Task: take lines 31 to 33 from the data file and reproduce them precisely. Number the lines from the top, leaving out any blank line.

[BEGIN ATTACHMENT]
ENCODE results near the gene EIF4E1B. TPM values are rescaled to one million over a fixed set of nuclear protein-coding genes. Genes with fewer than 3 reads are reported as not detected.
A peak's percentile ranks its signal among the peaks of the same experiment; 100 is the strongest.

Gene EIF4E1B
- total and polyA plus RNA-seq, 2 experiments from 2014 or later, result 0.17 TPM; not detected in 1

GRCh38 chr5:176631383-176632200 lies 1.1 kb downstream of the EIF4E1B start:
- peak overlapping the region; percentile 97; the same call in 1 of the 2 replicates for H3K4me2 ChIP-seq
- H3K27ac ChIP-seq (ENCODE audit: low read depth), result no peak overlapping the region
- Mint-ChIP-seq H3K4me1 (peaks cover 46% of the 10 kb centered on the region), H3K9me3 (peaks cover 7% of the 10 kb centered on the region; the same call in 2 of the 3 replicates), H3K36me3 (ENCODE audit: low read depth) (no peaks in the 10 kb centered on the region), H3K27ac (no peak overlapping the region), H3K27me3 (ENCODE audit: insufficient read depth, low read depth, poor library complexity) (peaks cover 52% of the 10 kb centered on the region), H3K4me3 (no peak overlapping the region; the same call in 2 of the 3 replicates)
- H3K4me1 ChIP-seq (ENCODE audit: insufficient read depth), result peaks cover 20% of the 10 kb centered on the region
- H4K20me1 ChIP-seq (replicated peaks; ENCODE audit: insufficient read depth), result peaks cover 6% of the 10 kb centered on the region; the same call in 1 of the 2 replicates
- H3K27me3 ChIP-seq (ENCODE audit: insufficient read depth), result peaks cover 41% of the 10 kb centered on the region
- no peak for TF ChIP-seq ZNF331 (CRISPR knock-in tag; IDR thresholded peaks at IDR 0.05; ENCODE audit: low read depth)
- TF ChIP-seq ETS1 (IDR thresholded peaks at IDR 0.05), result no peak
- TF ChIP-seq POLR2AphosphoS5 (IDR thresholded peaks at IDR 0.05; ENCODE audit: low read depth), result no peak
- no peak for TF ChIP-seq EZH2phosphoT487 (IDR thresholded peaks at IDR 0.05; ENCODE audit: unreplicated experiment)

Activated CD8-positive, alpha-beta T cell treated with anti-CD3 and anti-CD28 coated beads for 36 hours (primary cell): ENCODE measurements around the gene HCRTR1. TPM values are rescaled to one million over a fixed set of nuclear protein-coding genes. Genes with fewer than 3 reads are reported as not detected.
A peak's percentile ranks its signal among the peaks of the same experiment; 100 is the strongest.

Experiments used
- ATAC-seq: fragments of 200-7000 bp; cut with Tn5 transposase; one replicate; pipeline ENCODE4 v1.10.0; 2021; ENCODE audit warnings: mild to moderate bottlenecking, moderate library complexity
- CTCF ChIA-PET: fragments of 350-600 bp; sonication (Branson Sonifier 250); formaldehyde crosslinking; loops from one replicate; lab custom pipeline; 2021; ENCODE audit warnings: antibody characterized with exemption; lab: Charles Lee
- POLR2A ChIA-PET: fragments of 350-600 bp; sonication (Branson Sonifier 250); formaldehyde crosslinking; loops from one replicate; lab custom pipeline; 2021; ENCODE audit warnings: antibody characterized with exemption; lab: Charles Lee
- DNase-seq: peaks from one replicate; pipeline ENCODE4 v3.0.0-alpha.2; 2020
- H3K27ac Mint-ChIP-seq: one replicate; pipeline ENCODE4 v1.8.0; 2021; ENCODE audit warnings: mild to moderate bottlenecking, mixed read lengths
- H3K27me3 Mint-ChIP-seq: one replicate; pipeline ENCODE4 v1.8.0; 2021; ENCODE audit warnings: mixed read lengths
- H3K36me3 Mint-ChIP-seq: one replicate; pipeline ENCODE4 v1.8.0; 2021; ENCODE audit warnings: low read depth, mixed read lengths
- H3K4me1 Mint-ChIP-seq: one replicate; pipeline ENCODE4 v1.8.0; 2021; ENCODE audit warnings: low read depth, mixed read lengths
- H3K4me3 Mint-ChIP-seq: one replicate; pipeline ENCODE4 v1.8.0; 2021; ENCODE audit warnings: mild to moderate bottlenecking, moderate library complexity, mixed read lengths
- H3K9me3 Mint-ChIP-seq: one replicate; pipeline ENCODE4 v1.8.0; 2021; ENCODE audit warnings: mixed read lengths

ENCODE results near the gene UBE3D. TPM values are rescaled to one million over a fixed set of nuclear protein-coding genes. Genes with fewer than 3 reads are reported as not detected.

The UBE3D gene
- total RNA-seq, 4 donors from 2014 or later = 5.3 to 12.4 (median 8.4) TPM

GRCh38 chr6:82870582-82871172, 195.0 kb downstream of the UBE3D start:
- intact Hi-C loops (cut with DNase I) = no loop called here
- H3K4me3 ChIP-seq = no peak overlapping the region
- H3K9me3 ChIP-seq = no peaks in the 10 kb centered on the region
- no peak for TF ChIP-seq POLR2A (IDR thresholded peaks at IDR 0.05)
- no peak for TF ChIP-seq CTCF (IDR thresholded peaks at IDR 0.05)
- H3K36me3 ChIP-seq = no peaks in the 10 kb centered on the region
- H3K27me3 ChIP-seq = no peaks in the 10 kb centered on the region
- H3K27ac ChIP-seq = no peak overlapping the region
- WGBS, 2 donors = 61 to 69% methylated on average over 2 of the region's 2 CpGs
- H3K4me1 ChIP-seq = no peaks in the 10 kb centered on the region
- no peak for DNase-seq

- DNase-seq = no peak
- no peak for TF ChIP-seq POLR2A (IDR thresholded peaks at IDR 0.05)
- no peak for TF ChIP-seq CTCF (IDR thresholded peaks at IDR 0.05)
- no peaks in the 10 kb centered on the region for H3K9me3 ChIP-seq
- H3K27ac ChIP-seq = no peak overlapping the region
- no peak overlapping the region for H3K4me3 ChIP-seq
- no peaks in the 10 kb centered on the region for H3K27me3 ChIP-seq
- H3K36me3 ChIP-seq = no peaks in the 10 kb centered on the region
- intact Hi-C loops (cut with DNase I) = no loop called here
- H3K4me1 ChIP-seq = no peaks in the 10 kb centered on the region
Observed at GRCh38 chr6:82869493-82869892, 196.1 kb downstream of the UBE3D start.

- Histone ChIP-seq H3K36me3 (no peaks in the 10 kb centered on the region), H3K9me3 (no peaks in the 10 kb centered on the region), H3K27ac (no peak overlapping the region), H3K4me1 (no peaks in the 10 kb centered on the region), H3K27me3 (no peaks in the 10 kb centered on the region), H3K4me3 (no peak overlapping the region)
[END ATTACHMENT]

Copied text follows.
- total RNA-seq, 4 donors from 2014 or later = 5.3 to 12.4 (median 8.4) TPM

GRCh38 chr6:82870582-82871172, 195.0 kb downstream of the UBE3D start:
- intact Hi-C loops (cut with DNase I) = no loop called here